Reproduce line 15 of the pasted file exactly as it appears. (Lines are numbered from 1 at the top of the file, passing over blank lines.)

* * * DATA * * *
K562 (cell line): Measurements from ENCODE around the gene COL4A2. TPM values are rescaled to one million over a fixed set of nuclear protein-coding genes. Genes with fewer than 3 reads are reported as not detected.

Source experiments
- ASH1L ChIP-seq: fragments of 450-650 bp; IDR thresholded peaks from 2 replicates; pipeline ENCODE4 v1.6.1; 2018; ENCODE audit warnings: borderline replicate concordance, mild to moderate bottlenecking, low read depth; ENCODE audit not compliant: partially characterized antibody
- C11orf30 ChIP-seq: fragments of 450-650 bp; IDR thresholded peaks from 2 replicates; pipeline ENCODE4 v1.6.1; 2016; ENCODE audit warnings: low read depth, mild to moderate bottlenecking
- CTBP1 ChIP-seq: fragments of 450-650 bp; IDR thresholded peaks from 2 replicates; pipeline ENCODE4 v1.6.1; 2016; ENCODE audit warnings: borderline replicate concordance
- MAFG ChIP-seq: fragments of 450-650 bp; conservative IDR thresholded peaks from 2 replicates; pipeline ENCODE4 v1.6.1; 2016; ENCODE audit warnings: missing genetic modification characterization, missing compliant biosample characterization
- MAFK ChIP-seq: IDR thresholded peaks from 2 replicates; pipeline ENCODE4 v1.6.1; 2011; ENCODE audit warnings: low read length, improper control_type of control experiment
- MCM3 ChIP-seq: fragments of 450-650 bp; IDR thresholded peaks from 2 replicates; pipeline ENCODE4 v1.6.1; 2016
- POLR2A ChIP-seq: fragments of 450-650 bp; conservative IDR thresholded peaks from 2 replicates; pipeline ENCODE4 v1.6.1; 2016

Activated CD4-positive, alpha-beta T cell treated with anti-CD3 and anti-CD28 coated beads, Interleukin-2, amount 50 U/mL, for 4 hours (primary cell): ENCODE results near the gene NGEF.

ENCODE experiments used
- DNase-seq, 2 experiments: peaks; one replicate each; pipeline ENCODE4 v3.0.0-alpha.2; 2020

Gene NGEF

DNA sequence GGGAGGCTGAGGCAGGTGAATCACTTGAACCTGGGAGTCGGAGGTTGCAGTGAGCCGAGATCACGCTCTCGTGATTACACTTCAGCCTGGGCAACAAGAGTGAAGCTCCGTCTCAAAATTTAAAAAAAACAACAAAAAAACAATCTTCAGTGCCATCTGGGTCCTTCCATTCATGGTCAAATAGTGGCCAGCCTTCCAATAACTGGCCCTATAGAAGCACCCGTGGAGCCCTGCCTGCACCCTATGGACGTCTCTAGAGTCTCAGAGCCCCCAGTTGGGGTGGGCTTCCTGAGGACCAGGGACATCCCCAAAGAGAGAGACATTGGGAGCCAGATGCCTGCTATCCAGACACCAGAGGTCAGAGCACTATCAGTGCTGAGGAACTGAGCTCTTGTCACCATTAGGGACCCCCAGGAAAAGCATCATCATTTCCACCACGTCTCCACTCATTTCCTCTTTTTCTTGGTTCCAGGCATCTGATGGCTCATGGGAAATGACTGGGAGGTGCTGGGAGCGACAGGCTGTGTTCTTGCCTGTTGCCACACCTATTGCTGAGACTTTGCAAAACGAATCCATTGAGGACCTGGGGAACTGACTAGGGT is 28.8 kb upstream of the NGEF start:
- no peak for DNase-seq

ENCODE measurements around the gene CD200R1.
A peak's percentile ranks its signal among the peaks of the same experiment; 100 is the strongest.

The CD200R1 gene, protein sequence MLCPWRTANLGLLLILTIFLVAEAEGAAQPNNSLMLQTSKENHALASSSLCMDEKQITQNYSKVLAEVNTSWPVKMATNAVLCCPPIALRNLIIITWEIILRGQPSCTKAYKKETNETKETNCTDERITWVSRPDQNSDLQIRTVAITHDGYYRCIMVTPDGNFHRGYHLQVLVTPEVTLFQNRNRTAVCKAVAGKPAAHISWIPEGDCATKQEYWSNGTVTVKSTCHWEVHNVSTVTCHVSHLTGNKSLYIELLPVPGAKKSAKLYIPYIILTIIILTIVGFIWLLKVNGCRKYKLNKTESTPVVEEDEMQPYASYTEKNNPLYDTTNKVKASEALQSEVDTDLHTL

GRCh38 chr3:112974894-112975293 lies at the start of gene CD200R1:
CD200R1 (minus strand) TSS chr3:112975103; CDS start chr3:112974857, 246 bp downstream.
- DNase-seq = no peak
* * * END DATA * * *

- no peak for DNase-seq